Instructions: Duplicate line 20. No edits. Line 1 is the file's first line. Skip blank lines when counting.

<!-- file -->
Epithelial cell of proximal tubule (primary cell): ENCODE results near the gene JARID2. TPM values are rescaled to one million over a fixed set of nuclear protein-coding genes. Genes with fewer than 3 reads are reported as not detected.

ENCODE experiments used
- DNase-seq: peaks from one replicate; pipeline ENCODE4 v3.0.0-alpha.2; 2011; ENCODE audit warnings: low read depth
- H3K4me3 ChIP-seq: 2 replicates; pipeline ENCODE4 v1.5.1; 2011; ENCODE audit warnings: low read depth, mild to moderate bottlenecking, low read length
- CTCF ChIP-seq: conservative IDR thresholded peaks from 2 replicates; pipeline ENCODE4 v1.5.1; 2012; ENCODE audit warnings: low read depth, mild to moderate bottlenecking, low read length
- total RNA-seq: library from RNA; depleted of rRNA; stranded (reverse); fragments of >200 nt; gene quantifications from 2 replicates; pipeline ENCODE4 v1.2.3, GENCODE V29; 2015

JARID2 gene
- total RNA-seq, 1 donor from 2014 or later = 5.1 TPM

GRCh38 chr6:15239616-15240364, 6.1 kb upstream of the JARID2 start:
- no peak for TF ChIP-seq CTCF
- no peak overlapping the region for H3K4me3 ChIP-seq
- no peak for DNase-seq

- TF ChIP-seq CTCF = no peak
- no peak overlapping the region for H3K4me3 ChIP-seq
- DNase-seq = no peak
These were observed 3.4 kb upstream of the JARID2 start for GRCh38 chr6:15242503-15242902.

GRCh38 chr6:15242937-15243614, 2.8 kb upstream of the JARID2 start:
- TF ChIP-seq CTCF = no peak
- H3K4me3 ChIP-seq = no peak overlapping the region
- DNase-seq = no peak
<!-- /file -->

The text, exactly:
- DNase-seq = no peak